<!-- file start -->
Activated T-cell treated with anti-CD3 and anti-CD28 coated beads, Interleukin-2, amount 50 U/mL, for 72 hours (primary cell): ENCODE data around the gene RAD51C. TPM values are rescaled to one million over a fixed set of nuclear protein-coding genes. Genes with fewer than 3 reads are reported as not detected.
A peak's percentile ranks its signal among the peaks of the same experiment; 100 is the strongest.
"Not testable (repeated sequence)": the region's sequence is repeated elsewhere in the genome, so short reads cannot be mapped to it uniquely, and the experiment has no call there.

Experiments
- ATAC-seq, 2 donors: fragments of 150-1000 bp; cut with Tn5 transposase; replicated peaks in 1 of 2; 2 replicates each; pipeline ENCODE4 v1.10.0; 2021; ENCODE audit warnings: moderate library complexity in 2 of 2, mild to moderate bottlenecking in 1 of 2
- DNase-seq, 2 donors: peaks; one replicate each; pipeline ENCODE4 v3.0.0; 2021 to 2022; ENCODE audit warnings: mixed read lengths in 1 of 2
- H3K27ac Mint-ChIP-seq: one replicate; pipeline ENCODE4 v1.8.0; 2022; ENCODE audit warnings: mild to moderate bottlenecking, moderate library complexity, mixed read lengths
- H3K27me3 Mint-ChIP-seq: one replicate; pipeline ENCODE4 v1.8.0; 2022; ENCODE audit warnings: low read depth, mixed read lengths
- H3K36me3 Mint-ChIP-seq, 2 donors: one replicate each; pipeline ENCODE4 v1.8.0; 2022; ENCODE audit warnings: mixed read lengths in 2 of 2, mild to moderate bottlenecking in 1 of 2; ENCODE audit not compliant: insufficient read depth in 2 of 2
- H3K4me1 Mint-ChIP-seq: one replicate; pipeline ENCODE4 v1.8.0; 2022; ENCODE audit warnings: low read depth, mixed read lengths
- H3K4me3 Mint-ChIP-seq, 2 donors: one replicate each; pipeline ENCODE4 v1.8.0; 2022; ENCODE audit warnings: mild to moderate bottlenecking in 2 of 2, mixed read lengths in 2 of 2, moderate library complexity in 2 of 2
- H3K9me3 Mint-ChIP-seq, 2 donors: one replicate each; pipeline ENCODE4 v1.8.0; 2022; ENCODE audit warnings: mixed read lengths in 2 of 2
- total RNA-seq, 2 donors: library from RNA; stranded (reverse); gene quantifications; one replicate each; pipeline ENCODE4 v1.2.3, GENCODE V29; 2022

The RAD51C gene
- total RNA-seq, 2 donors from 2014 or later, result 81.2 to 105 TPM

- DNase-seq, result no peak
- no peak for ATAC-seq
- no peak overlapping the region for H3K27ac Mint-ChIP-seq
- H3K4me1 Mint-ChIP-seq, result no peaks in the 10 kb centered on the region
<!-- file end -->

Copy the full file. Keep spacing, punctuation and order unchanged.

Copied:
Activated T-cell treated with anti-CD3 and anti-CD28 coated beads, Interleukin-2, amount 50 U/mL, for 72 hours (primary cell): ENCODE data around the gene RAD51C. TPM values are rescaled to one million over a fixed set of nuclear protein-coding genes. Genes with fewer than 3 reads are reported as not detected.
A peak's percentile ranks its signal among the peaks of the same experiment; 100 is the strongest.
"Not testable (repeated sequence)": the region's sequence is repeated elsewhere in the genome, so short reads cannot be mapped to it uniquely, and the experiment has no call there.

Experiments
- ATAC-seq, 2 donors: fragments of 150-1000 bp; cut with Tn5 transposase; replicated peaks in 1 of 2; 2 replicates each; pipeline ENCODE4 v1.10.0; 2021; ENCODE audit warnings: moderate library complexity in 2 of 2, mild to moderate bottlenecking in 1 of 2
- DNase-seq, 2 donors: peaks; one replicate each; pipeline ENCODE4 v3.0.0; 2021 to 2022; ENCODE audit warnings: mixed read lengths in 1 of 2
- H3K27ac Mint-ChIP-seq: one replicate; pipeline ENCODE4 v1.8.0; 2022; ENCODE audit warnings: mild to moderate bottlenecking, moderate library complexity, mixed read lengths
- H3K27me3 Mint-ChIP-seq: one replicate; pipeline ENCODE4 v1.8.0; 2022; ENCODE audit warnings: low read depth, mixed read lengths
- H3K36me3 Mint-ChIP-seq, 2 donors: one replicate each; pipeline ENCODE4 v1.8.0; 2022; ENCODE audit warnings: mixed read lengths in 2 of 2, mild to moderate bottlenecking in 1 of 2; ENCODE audit not compliant: insufficient read depth in 2 of 2
- H3K4me1 Mint-ChIP-seq: one replicate; pipeline ENCODE4 v1.8.0; 2022; ENCODE audit warnings: low read depth, mixed read lengths
- H3K4me3 Mint-ChIP-seq, 2 donors: one replicate each; pipeline ENCODE4 v1.8.0; 2022; ENCODE audit warnings: mild to moderate bottlenecking in 2 of 2, mixed read lengths in 2 of 2, moderate library complexity in 2 of 2
- H3K9me3 Mint-ChIP-seq, 2 donors: one replicate each; pipeline ENCODE4 v1.8.0; 2022; ENCODE audit warnings: mixed read lengths in 2 of 2
- total RNA-seq, 2 donors: library from RNA; stranded (reverse); gene quantifications; one replicate each; pipeline ENCODE4 v1.2.3, GENCODE V29; 2022

The RAD51C gene
- total RNA-seq, 2 donors from 2014 or later, result 81.2 to 105 TPM

- DNase-seq, result no peak
- no peak for ATAC-seq
- no peak overlapping the region for H3K27ac Mint-ChIP-seq
- H3K4me1 Mint-ChIP-seq, result no peaks in the 10 kb centered on the region